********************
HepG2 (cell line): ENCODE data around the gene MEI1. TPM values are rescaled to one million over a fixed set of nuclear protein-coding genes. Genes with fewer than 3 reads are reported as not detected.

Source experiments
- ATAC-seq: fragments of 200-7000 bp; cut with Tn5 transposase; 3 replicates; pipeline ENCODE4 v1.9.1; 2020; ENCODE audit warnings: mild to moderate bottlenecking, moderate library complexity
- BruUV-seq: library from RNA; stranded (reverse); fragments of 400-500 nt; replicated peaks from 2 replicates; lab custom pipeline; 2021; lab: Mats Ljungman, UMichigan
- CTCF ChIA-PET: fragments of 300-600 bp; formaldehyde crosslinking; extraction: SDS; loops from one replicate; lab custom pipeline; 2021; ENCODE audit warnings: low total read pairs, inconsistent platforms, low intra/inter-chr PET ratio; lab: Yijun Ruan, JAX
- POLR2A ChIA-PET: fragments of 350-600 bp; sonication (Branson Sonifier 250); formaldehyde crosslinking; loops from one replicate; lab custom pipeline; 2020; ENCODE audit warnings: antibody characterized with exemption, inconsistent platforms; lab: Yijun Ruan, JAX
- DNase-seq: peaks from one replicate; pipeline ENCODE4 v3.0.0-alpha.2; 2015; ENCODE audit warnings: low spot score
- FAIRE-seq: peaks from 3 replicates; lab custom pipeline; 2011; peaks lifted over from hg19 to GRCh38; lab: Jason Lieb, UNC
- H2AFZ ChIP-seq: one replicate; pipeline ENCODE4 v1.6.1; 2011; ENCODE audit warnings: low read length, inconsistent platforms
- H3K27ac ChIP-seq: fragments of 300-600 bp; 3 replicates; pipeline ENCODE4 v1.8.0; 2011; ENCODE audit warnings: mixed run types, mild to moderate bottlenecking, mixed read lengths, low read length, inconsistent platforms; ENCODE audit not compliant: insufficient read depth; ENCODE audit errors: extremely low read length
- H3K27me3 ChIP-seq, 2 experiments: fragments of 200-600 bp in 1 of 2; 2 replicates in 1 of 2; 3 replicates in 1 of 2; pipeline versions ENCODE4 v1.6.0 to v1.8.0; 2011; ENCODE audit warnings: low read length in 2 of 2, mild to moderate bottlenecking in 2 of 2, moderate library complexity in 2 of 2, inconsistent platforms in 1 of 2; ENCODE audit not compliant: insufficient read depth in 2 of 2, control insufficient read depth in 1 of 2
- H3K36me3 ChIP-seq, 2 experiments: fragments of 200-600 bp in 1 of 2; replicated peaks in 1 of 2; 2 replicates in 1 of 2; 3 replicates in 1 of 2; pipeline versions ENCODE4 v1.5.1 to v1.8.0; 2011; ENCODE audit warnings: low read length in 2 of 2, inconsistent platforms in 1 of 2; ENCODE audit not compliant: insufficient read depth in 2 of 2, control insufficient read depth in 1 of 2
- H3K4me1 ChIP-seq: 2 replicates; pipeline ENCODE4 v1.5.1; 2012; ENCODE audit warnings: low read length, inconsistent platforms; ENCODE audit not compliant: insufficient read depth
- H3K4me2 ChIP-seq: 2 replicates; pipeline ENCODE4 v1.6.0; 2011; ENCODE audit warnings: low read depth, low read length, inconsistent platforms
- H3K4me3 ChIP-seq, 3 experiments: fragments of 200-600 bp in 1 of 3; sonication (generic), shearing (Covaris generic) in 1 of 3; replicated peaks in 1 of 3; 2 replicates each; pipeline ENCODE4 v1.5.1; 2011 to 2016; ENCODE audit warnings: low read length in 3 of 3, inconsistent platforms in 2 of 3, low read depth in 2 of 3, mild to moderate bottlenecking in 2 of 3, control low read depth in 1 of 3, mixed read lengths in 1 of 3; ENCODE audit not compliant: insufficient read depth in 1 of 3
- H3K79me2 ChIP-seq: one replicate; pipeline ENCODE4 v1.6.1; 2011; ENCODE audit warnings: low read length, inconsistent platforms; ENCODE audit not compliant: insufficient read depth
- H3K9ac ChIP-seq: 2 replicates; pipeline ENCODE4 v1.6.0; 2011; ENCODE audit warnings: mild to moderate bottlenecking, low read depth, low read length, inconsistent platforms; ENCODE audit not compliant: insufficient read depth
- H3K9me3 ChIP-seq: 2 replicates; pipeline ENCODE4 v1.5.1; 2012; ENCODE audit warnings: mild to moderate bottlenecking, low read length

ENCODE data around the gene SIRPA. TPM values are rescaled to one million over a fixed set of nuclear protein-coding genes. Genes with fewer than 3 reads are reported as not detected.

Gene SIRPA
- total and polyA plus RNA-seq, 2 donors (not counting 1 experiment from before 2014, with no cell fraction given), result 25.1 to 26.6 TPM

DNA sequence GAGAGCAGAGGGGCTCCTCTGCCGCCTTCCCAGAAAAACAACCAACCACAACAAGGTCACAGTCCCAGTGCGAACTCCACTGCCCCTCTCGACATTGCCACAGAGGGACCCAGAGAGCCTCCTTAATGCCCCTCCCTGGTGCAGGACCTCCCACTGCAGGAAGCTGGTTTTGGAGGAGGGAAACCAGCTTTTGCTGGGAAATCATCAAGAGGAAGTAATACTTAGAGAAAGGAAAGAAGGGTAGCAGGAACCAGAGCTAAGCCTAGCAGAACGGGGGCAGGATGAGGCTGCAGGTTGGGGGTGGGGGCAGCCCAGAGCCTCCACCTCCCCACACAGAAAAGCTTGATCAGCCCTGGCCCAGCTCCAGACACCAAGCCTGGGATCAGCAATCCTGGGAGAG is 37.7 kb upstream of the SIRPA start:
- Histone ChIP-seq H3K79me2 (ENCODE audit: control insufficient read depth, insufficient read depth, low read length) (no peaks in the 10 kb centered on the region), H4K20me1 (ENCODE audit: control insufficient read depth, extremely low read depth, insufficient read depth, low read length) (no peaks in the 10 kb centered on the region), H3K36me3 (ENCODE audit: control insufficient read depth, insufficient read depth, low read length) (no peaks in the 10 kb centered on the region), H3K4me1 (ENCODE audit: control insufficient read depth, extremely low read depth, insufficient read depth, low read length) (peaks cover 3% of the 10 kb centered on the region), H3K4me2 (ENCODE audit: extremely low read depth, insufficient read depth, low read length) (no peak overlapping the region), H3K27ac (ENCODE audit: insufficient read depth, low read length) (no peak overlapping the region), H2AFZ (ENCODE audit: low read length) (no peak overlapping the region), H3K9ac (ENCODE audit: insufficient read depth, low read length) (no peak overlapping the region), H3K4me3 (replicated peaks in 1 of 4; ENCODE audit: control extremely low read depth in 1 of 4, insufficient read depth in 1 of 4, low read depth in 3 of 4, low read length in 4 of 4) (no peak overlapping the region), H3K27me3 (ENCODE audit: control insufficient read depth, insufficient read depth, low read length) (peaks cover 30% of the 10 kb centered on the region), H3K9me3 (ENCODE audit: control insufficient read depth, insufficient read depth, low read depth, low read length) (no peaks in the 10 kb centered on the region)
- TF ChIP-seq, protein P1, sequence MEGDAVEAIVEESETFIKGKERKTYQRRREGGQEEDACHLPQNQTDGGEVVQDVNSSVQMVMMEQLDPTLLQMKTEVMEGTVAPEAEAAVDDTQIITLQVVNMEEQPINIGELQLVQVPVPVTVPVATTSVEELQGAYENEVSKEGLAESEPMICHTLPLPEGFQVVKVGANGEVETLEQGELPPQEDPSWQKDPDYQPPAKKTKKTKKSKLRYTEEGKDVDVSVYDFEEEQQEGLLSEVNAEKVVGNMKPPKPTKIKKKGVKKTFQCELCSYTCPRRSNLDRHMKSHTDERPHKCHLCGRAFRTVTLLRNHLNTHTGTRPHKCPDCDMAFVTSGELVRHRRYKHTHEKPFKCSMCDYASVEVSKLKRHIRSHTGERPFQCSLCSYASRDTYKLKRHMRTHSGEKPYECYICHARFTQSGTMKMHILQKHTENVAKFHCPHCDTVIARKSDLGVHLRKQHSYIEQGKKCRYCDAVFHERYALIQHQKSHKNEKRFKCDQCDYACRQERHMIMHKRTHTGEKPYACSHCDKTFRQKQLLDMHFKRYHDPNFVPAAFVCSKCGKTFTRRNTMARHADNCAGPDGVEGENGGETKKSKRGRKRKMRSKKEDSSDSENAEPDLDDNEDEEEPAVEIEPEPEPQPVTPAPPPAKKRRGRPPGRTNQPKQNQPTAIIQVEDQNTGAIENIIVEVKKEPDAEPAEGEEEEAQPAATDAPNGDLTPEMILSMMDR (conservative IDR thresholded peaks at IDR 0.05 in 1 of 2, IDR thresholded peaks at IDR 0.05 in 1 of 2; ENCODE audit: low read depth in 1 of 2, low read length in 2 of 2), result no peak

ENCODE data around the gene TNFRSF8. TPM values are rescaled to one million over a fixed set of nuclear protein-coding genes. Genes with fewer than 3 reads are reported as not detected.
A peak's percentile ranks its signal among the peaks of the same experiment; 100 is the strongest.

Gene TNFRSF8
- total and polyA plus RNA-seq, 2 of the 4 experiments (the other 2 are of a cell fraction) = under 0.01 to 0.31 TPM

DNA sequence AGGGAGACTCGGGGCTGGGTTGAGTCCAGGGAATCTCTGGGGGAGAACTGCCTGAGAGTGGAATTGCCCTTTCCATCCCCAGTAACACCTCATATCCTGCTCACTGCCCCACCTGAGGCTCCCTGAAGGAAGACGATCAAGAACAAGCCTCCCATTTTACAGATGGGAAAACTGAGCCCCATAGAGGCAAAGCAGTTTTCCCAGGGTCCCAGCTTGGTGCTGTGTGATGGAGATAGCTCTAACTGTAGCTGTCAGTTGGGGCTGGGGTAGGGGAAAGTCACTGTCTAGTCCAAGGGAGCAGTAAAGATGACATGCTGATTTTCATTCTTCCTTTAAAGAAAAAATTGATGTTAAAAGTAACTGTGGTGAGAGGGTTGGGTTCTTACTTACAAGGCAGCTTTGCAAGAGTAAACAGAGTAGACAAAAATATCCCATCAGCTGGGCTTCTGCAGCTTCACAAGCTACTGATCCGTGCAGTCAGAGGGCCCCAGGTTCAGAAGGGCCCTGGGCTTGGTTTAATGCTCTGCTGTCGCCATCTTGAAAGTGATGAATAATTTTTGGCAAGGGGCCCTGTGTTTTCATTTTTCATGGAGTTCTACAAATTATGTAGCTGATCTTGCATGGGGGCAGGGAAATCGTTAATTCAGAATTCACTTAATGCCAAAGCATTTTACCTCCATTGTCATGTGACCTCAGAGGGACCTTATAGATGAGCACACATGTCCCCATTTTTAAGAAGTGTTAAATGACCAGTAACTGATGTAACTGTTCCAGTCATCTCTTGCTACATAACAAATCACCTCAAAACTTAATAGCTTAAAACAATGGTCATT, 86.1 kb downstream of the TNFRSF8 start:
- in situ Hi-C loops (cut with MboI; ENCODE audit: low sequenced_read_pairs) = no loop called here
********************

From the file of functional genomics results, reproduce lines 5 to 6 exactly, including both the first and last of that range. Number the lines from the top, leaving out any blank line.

- CTCF ChIA-PET: fragments of 300-600 bp; formaldehyde crosslinking; extraction: SDS; loops from one replicate; lab custom pipeline; 2021; ENCODE audit warnings: low total read pairs, inconsistent platforms, low intra/inter-chr PET ratio; lab: Yijun Ruan, JAX
- POLR2A ChIA-PET: fragments of 350-600 bp; sonication (Branson Sonifier 250); formaldehyde crosslinking; loops from one replicate; lab custom pipeline; 2020; ENCODE audit warnings: antibody characterized with exemption, inconsistent platforms; lab: Yijun Ruan, JAX